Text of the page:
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Online Entertainment – What’s more important – Content or Technology?

- November 29, 2010 - 1 Comment

Mary Meeker - Morgan Stanley Slide on the Online Advertising Market

At the Web 2.0 Summit 2010, internet analyst Mary Meeker presented data, shown above. The chart she offered drives home an important point to media and entertainment companies – 28% of our time spent with media in the US is on the internet – so we expect our media brands to deliver online. And Nielsen also released data this summer  showing 22% of the time people spend on the internet is with social media. In aggregate, Web users spend a total of 110 billion minutes on social Web sites and blogs each month. Therefore media companies must tailor and create engaging digital content to speak to the audiences who want to interact with content brands online and across social media sites. But what’s more important when trying to create appealing media experiences for socially engaged audiences who are spending 28% of their media time online: Is the technology experience more important than the content? Or is the content more important than the technology experience? Vivi Zigler, President of NBC Universal Digital Entertainment (bio link here), attempted to address this question at the Digital Media Conference West in San Francisco:

Vivi Zigler tells us in the clip that NBC Universal has to tailor and tweak existing technologies to the story lines of the NBC TV shows and to the shifting tastes of the online audiences to create engaging experiences.  How does NBC Universal adapt technology to changing television story lines and still create an engaging and quality experiences? (continued ..)

Zigler calls the process of adapting technology to the demands of online audiences and evolving digital content “dimentionalized storytelling”.

If, is NOT, as Zigler says creating “cookie cutter experiences” with each individual TV show, and instead is developing unique casual games, differentiated video experiences, and apps for the 100 shows it promotes on the site, you begin to wonder: just how does NBC meet the demand of tailoring the technology to continually changing story lines, various characters, comedies, dramas, to come up with all these unique web experiences across 100 shows. As Vivi mentions, it takes a robust engineering staff ; she says “lots of people you might not expect to find at a media company – code engineers, senior architects, PHP developers”.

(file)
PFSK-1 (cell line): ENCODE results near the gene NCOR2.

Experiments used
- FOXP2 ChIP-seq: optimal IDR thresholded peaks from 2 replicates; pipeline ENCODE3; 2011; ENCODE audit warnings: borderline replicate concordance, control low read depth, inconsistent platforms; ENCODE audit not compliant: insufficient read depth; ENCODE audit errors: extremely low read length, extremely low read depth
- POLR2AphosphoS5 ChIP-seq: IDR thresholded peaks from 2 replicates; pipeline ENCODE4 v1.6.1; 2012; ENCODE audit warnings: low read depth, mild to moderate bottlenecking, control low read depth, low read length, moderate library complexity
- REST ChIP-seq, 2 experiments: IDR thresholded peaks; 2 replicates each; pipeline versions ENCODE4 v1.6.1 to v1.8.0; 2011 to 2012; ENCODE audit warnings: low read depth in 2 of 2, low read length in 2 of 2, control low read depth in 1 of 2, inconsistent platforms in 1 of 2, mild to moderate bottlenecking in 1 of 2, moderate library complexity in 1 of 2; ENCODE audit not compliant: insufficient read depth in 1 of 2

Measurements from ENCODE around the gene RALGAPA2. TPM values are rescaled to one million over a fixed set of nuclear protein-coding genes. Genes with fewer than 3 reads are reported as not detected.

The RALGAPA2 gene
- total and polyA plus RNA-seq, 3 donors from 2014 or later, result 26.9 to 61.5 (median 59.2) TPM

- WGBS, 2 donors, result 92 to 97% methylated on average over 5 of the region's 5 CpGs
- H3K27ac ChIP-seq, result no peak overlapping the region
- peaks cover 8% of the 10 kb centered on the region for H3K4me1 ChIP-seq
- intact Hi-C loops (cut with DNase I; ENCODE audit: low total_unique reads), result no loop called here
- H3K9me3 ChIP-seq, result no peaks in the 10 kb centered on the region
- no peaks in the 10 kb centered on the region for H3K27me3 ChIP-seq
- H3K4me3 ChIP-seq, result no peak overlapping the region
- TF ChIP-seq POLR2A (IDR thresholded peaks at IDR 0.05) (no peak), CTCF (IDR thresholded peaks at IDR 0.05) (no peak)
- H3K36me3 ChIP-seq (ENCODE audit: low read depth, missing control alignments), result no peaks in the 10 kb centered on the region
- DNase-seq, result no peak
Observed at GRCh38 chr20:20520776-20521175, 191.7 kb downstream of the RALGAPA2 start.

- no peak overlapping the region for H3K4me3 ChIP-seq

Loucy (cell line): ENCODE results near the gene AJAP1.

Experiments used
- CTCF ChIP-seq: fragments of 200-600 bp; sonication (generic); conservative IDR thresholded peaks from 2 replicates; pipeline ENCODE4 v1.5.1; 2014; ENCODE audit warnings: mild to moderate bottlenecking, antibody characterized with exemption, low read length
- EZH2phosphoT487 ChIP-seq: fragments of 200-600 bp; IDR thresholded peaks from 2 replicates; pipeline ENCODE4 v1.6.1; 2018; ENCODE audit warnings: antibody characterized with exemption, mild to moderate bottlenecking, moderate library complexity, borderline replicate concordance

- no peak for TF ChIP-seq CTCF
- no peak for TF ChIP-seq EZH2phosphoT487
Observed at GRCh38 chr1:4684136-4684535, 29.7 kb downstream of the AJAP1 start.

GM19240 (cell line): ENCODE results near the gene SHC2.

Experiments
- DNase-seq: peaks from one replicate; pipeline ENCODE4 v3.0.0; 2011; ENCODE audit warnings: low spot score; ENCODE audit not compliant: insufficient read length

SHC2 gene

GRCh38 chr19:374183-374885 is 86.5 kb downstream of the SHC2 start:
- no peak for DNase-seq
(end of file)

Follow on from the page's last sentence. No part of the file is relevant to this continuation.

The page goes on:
We noted previously in a post that is the web traffic leader in the category of TV oriented web sites because of the network’s attention producing a high volume of engaging TV oriented web content. But can NBC and other TV networks afford to maintain a talented and broad engineering team in order to be flexible with web content production? As shown at the top of this post, while the internet accounts for 28% of the time spent with media by USA consumers, right now, the internet only accounts for 13% of US advertising spend. As our own Cisco Media Solutions Group Director of Marketing, Scott Brown, added at Digital Media Conference West, the disparity between the cost of online production and the current spend on internet advertising means that media companies need to diversify their monetization strategies.

Regardless of monetization strategies, internal technology spends at media companies are still very costly. Dan Scheinman, SVP and GM of the Cisco Media Solutions Group, speaking here at the Bandwidth Conference 2010, shows off and speaks to a chart showing the disparity between technology costs to produce digital media and digital media revenues.

Dan mentions that in many instances media companies are creating online experiences that simply duplicate the traditional media content, thereby cannibalizing the traditional advertising revenues opportunities. However, we do not believe NBC is simply duplicating linear broadcast content for the online audience. Indeed, the peacock network is creating unique digital media experiences for their audiences. For instance, with the TV show “Heroes”, NBC created an online graphic novel that paralleled, but did not duplicate, the plot of the action oriented series. The graphic novel online received enough fan interest, that unique characters from the novel then were migrated back to the TV show. That’s a very interesting model – digital media production driving linear broadcast story development; as Vivi Zigler dubbed it – “dimentionalized storytelling”. In conclusion, we believe that with a partner like Cisco and the Cisco Eos© platform as a launch pad to create unique online content experiences that have social entertainment features, media companies can lower their technology costs and scale the production of unique online content.


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  1. It's not enough for media companies to simply put reruns of their shows on the Internet. To truly leverage the power of the Web they have to add something of substance to the experience.